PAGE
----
Sery Kim's Anti-Chinese Immigrants Remarks Denounced by Korean-American GOP Congresswomen

Sery Kim, a Korean GOP congressional candidate who spoke out against Chinese immigrants earlier this week, has been denounced by two Republican Korean-American congresswomen who have called her statements both "unacceptable and hurtful."

California Representatives Young Kim and Michelle Steel – the first two Korean American Republicans to serve in Congress – have rescinded their support for Sery Kim after saying she did not want Chinese immigrants to come to the U.S.

"As the first Korean American Republican women to serve in Congress, we want to empower and lift up fellow members of the AAPI [Asian Americans and Pacific Islanders] community who want to serve their communities," Young Kim and Michelle Steel said in a statement to Newsweek Saturday.

"We talked with Sery Kim yesterday about her hurtful and untrue comments about Chinese immigrants, and made clear that her comments were unacceptable."

The Republican congresswomen's statement comes after Sery Kim said Chinese immigrants should not be allowed in the U.S. because they bring COVID-19, and "steal" intellectual property.

"I don't want them here at all. They steal our intellectual property, they give us coronavirus, they don't hold themselves accountable," Kim said during a GOP candidate forum on Wednesday in Texas. "And quite frankly, I can say that because I'm Korean," she added.

Kim and Steel, who previously endorsed Sery Kim as a congressional candidate in early March, have since revoked their backing for the GOP hopeful.

The congresswomen said in their latest statement that they urged Sery Kim "to apologize and clarify her remarks, especially as hate against the AAPI community is on the rise."

"However, she has not publicly shown remorse, and her words were contrary to what we stand for," they added. "We cannot in good conscience continue to support her candidacy. We will continue to speak out in support of our AAPI community."

Young Kim
GOP Representatives Young Kim and Michelle Steel have revoked their support for GOP Congressional candidate Sery Kim, following her remarks against Chinese immigrants. Here, Young Kim speaks during a hearing March 10, 2021 on Capitol Hill in Washington, DC. Ting Shen-Pool/Getty Images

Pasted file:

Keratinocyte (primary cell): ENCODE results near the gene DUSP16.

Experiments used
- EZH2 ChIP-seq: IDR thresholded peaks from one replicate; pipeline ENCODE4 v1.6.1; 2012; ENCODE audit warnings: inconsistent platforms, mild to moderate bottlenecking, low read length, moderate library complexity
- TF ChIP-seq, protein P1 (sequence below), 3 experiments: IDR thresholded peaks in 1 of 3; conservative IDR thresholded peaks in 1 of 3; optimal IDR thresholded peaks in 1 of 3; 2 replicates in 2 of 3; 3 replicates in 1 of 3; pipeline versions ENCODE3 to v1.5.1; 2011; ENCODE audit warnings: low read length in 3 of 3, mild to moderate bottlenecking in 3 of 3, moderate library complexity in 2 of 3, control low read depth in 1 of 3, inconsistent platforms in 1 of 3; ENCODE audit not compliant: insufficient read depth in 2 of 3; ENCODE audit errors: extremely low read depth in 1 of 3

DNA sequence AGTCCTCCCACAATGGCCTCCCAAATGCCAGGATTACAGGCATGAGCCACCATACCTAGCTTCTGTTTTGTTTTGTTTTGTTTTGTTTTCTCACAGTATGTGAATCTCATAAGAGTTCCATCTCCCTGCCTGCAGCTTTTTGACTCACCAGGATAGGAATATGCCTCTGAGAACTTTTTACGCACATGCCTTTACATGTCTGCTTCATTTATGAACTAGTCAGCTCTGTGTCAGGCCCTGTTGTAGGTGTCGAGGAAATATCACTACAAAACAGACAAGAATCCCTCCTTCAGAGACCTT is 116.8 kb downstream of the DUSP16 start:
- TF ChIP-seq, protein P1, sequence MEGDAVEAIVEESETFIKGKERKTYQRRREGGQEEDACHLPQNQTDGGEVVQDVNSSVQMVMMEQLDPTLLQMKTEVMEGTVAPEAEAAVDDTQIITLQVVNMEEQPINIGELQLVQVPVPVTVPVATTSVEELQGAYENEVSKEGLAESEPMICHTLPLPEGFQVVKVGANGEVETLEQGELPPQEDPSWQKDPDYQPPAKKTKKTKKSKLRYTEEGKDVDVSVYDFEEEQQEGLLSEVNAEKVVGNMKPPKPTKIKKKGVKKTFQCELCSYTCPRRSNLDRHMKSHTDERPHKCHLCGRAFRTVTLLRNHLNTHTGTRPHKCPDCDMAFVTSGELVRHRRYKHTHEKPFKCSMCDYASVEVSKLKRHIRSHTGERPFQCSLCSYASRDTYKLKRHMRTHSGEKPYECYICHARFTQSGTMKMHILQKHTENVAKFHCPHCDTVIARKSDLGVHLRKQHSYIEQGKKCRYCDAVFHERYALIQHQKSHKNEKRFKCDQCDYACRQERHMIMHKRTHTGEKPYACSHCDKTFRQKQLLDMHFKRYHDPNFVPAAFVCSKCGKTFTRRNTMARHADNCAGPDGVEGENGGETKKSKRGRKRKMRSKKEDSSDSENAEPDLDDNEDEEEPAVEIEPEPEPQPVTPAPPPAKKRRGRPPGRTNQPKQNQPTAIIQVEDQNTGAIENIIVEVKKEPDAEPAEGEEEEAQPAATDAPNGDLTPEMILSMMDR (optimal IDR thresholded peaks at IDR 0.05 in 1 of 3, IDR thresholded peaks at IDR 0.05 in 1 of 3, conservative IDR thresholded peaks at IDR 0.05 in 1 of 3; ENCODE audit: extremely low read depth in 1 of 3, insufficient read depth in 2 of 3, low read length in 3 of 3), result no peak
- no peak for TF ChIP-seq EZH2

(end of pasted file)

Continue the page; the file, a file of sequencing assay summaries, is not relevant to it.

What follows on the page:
Sery Kim was born in South Korea and immigrated with her family to the U.S. as a child. She now lives in Texas, where she is among 11 Republican candidates running for Representative Ron Wright's vacated seat, who died of complications from COVID-19 in February.

She also served as assistant administrator for the Small Business Administration under former President Donald Trump.

When reached for comment about her statements on Chinese immigrants, Sery Kim previously told Newsweek: "I am shocked that in an effort to counter Asian-American hate the liberal media is targeting me, an Asian and an immigrant, in an effort to paint me as anti-Asian and anti-immigrant just for speaking against the oppressive Chinese Communist Party."

In an interview with CNN on Thursday, Sery Kim said she would not take back her statements, and added that they were "directed at the Communist Party of China, and were not directed at Asian Americans, especially Chinese immigrants fleeing this oppressive regime."

Sery Kim also argued this week that the rise in violent attacks against Asian Americans have always existed, but are only now being unveiled by the media.

"The biggest difference right now is people are filming it—and the media choosing to report it," she told The Dallas Morning News. "Asians have always faced violence. It's not worse than before."

"I am Asian American, and I have never felt discrimination, because I blame China for the problems they have actually created," she added on Wednesday.

Her comments come after last month's shooting in Atlanta, which left eight dead, including six Asian women, and amid a wave of attacks and threats against Asian Americans.

A study from the Center for the Study of Hate and Extremism at California State University, San Bernardino reported last month that anti-Asian hate crimes surged 145 percent from 2019 to 2020.

Updated 11:59 AM ET, with comment from Young Kim and Steel.

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